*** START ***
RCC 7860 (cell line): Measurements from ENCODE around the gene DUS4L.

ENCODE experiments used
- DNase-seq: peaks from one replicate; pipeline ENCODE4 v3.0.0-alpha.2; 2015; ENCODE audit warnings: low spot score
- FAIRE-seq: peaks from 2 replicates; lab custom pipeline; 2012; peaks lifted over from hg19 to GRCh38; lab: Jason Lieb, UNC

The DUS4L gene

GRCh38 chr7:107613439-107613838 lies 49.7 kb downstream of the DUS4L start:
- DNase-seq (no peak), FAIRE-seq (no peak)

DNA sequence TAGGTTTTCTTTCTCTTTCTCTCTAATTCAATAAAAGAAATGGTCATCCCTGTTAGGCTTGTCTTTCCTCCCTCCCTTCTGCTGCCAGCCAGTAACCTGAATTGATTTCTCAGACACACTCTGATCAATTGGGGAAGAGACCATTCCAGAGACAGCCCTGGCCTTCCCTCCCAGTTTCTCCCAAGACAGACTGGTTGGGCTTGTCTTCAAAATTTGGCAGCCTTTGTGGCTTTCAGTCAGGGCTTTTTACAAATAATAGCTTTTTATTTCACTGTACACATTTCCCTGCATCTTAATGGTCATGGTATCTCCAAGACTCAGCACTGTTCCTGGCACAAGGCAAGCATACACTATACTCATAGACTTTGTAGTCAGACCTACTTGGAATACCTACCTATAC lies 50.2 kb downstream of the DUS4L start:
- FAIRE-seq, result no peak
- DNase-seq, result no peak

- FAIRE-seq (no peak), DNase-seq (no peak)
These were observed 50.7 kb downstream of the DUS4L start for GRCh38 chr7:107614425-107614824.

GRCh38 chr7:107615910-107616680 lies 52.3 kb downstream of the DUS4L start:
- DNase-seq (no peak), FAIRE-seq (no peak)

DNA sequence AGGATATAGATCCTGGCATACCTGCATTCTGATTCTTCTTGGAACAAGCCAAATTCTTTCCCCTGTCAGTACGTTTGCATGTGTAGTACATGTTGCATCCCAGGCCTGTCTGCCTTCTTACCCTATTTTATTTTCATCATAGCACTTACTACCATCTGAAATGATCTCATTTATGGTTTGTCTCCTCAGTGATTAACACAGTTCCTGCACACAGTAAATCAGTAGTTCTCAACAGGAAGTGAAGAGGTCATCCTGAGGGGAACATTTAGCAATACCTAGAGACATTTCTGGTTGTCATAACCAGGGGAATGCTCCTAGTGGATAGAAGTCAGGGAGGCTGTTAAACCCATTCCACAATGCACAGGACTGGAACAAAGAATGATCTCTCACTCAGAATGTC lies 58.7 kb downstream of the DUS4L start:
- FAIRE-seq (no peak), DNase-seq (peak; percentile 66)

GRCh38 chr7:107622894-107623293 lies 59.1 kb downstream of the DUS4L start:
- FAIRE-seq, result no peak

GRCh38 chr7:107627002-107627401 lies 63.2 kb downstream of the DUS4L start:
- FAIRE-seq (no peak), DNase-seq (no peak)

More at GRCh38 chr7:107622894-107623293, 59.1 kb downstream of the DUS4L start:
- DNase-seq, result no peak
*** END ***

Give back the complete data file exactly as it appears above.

RCC 7860 (cell line): Measurements from ENCODE around the gene DUS4L.

ENCODE experiments used
- DNase-seq: peaks from one replicate; pipeline ENCODE4 v3.0.0-alpha.2; 2015; ENCODE audit warnings: low spot score
- FAIRE-seq: peaks from 2 replicates; lab custom pipeline; 2012; peaks lifted over from hg19 to GRCh38; lab: Jason Lieb, UNC

The DUS4L gene

GRCh38 chr7:107613439-107613838 lies 49.7 kb downstream of the DUS4L start:
- DNase-seq (no peak), FAIRE-seq (no peak)

DNA sequence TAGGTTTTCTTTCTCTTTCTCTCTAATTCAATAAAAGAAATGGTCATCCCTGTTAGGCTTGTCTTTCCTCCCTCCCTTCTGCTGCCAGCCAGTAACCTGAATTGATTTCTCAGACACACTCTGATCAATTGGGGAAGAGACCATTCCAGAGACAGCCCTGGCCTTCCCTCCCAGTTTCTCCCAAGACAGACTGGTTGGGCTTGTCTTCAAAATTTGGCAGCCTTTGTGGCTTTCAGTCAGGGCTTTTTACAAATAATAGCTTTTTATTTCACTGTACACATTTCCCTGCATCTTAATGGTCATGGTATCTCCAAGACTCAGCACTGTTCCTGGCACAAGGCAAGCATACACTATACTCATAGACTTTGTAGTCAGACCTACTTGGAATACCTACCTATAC lies 50.2 kb downstream of the DUS4L start:
- FAIRE-seq, result no peak
- DNase-seq, result no peak

- FAIRE-seq (no peak), DNase-seq (no peak)
These were observed 50.7 kb downstream of the DUS4L start for GRCh38 chr7:107614425-107614824.

GRCh38 chr7:107615910-107616680 lies 52.3 kb downstream of the DUS4L start:
- DNase-seq (no peak), FAIRE-seq (no peak)

DNA sequence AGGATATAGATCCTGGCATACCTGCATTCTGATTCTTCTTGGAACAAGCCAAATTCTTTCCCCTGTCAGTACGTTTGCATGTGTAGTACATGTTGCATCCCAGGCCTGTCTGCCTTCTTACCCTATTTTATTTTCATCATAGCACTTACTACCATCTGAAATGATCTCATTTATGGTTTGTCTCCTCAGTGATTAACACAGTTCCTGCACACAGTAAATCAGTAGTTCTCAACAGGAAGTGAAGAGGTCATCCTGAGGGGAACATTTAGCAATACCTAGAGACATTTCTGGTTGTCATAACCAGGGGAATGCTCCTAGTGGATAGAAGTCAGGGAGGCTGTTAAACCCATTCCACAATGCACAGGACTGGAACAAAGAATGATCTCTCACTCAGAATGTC lies 58.7 kb downstream of the DUS4L start:
- FAIRE-seq (no peak), DNase-seq (peak; percentile 66)

GRCh38 chr7:107622894-107623293 lies 59.1 kb downstream of the DUS4L start:
- FAIRE-seq, result no peak

GRCh38 chr7:107627002-107627401 lies 63.2 kb downstream of the DUS4L start:
- FAIRE-seq (no peak), DNase-seq (no peak)

More at GRCh38 chr7:107622894-107623293, 59.1 kb downstream of the DUS4L start:
- DNase-seq, result no peak